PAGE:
About a year ago, the U.S. Justice department issued a memorandum allowing tribal nations to grow and sell marijuana. In June of this year, The Flandreau Santee Sioux Tribe, located in South Dakota, announced plans to open a marijuana resort (See also). The tribe signed a contract with Colorado-based Monarch America to help them with the venture. A member of the tribe is creating a documentary of the process. The resort was slated to open on December 31, 2015. An extensive grow operation was underway to provide more than thirty strains of marijuana in a tightly-controlled environment. As of yesterday, all growth operations have ceased, the plants may have been destroyed, and the future of the Tribe's plans is uncertain.
"This country, when it was ever known on the global stage under the union, was associated with tragedy, in terrible events like Lockerbie and Dunblane; it's now synonymous with real people power. Forget Bannockburn or the Scottish Enlightenment, the Scots have just reinvented and re-established the idea of true democracy. This—one more—glorious failure might also, paradoxically, be their finest hour." Novelist Irvine Welsh on Scottish independence (SLGuardian) [more inside]
As part of a Globe and Mail series on the North exploring Canada's last frontier, writer Ian Brown and photojournalist Peter Power learn that the High Arctic, touted as Canada’s future, is like nothing any southerner expects. [more inside]
The governments of the United Kingdom and Scotland agree on a framework for the latter to vote on independence. Other reporting in the Telegraph, Guardian and the Scottish Sun. The referendum, for this nation of 5.25 million people and a unicorn as its national animal, will be held before the end of 2014. [more inside]
The U.S.-Canada Beyond the Border agreement is wide-ranging in its impact. Indeed, Prime Minister Harper referred to it Wednesday as "the most significant step forward in Canada-U.S. co-operation since (NAFTA)". This deal promises regulatory alignment (including the food and automotive sectors), quicker border crossings for business or travel (with pre-clearance options), and "screened once, accepted twice" cargo. Perhaps the biggest concern for Canadians however are the changes this agreement could have for their privacy. [more inside]
The history of sovereignty can be understood through two broad movements, manifested in both practical institutions and political thought. The first is the development of a system of sovereign states, culminating at the Peace of Westphalia(check out the cool maps) in 1648. The second movement is the circumscription of the sovereign state, which began in practice after World War II and has since continued through European integration and the growth and strengthening of laws and practices to protect human rights. via [more inside]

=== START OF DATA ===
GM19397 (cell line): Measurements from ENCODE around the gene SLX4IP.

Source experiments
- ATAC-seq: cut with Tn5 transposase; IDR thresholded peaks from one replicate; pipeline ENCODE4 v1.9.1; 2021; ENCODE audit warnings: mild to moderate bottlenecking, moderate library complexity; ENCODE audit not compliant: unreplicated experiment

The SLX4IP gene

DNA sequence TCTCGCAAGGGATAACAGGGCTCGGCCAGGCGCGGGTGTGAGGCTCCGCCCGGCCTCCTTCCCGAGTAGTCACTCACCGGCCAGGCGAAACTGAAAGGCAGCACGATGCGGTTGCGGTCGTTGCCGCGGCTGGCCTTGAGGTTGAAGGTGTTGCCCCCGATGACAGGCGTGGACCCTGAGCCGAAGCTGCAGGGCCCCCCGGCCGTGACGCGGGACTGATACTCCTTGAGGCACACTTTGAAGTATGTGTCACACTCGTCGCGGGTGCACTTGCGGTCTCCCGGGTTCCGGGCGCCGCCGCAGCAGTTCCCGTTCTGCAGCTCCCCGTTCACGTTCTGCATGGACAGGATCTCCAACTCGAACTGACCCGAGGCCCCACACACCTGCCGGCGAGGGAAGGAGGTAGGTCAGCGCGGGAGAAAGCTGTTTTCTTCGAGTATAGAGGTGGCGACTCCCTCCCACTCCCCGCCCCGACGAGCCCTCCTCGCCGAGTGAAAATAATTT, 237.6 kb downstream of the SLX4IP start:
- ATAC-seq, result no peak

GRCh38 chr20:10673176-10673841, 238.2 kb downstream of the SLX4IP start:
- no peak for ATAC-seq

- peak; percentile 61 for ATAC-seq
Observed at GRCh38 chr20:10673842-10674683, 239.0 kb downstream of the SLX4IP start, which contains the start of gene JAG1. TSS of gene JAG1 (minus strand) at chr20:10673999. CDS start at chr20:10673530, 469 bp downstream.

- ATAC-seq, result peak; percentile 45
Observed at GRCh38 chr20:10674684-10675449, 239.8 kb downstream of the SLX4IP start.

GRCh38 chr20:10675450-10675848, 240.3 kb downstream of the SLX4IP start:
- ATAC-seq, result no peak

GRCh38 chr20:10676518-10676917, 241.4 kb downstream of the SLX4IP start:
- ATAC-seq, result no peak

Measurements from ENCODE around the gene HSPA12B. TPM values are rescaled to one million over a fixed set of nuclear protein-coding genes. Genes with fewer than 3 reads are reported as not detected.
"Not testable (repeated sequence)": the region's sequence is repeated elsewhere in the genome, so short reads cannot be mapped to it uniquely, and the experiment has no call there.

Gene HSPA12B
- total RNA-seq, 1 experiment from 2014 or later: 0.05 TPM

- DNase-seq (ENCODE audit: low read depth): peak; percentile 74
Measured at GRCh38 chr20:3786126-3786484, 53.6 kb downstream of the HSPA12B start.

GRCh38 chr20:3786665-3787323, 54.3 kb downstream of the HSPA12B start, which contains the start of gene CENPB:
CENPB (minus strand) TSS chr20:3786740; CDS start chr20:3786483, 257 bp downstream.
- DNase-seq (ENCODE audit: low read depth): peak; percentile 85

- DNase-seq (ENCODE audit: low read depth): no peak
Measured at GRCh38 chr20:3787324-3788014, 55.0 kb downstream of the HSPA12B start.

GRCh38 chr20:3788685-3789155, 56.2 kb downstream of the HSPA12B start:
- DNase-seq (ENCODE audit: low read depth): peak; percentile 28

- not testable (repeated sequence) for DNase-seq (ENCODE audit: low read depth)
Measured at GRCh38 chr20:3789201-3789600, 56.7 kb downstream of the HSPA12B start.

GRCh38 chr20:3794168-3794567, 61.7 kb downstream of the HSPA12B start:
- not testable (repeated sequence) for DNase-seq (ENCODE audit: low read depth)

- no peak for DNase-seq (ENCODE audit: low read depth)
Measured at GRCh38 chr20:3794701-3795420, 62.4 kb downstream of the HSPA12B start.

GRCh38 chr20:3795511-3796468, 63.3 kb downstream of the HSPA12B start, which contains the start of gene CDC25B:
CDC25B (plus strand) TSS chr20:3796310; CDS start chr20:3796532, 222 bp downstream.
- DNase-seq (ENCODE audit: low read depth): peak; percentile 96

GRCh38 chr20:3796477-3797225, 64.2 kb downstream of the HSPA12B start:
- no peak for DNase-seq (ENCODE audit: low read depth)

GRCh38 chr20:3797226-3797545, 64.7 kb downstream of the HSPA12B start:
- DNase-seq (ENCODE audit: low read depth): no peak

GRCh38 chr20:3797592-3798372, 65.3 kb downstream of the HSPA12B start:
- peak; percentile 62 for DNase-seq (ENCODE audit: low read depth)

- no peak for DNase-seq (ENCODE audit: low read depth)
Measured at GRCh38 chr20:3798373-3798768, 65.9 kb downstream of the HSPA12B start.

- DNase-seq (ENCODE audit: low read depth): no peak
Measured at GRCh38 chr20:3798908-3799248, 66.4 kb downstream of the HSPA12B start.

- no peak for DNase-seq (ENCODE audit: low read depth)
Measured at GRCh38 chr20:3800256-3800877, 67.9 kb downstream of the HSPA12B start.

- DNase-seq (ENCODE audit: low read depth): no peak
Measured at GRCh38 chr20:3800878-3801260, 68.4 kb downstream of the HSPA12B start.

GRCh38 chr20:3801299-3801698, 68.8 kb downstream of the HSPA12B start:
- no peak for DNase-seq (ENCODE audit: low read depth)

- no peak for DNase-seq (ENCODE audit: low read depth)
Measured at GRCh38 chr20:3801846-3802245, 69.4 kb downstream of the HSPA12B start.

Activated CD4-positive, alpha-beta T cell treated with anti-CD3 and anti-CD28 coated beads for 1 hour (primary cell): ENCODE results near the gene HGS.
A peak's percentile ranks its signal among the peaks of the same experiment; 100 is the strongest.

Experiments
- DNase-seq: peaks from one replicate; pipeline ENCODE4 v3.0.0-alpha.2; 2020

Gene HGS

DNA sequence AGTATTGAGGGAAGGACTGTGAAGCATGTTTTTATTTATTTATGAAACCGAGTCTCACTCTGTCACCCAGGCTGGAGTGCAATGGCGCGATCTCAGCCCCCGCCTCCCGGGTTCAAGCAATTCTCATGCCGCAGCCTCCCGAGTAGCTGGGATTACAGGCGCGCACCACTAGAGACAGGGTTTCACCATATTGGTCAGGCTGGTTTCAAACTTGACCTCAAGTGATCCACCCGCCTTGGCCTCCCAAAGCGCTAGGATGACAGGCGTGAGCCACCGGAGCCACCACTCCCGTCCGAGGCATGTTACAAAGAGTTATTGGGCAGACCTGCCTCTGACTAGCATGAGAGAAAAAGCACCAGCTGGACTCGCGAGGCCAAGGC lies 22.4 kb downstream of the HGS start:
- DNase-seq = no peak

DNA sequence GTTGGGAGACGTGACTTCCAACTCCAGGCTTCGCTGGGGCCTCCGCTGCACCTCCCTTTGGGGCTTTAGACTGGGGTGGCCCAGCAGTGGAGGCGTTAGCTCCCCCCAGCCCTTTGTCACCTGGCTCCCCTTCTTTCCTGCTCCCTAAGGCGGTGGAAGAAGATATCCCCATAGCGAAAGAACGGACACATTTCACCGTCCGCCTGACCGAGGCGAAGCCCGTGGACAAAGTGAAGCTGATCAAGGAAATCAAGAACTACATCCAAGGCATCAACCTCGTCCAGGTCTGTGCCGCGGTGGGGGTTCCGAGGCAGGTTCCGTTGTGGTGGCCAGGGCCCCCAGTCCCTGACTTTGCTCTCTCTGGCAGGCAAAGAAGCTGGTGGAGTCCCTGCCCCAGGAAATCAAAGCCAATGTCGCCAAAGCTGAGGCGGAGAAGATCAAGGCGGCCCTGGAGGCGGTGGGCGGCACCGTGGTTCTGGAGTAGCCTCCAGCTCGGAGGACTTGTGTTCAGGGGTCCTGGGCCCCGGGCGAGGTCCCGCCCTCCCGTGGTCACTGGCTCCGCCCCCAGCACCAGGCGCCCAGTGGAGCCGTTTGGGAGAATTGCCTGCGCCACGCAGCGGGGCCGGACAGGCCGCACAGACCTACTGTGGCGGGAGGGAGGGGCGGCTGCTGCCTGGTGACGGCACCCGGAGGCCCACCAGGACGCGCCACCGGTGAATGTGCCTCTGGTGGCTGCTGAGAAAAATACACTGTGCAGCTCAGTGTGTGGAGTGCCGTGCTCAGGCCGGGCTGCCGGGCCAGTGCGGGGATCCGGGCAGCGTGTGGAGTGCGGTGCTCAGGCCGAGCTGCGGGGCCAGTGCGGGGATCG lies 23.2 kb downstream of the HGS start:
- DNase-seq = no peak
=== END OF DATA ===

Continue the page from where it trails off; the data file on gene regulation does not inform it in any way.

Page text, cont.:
"Every input in agriculture is a war chemical. Every agrichemical is a war chemical." Physicist Vandana Shiva on monoculture, agricultural imperialism, and protests in Delhi conscribed to the hours of 9-5. [more inside]
The Politically Incorrect Guide to Ending Poverty In the 1990s, Paul Romer revolutionized economics. In the Aughts, he became rich as a software entrepreneur. Now he's trying to help the poorest countries grow rich—by convincing them to establish foreign-run "charter cities" within their borders. Romer's idea is unconventional, even neo-colonial—the best analogy is Britain's historic lease of Hong Kong. And against all odds, he just might make it happen. (via cc) [more inside]
Prelude to Federation - Like a neocolonial SEZ (or TAZ) Paul Romer, not to be confused with David, posits "less developed countries contract with capitalist nations to set up Hong Kong's for them... that we rethink sovereignty (respect borders, but maybe import administrative control); rethink citizenship (support residency, but maybe import voice in political affairs); and rethink scale (instead of focusing on nations, focus on cities—on city states like Hong Kong and Singapore)." cf. neocameralism [1, 2, 3] [more inside]
Did you know that two weeks ago - last Valentine's Day - a pact was signed in Texas allowing cross-border military activity between Canada and the US? I'd supply more links but there's not much out there.
The world's longest undefended border apparently gives the U.S. enough freedom to send in the FBI for routine investigations in another country. Of course, this is not the first time that American authorities operated illegally in Canada. How would Americans feel if it was the other way around? Pretty funny, eh?
Perspectives on Hawaiian Sovereignty. There are many different perspective on the issue of Hawaiian sovereignty. These are a few of them. Free Hawai'i. Hawaiian Kingdom Government. Hawai'i: Independent and Sovereign. Sovereign Hawaiian Government. Reinstated Hawai'i. Kingdom of Hawai'i. Educate Hawai'i. The Hawaiian Roundtable. Aloha for All. Hawai'i Matters. Native Hawaiians. Office of Hawaiian Affairs. And, in case you want a little further info from yet another perspective, The Story of the Usurpation of the Kingdom of Hawai'i.
An article in the New Republic promoting the notion why the Perl video, an advertisment by the National Movement for the Restoration of Pakistan Sovereignty, should be seen despite FBI demands to remove it, with link to it.
George F. Will complains about the Euro. Interesting, many of the arguments Will uses against the adoption of common European currency (loss of sovereignty, loss of cultural coherence) are the same ones used by critics against the WTO and corporate globalization.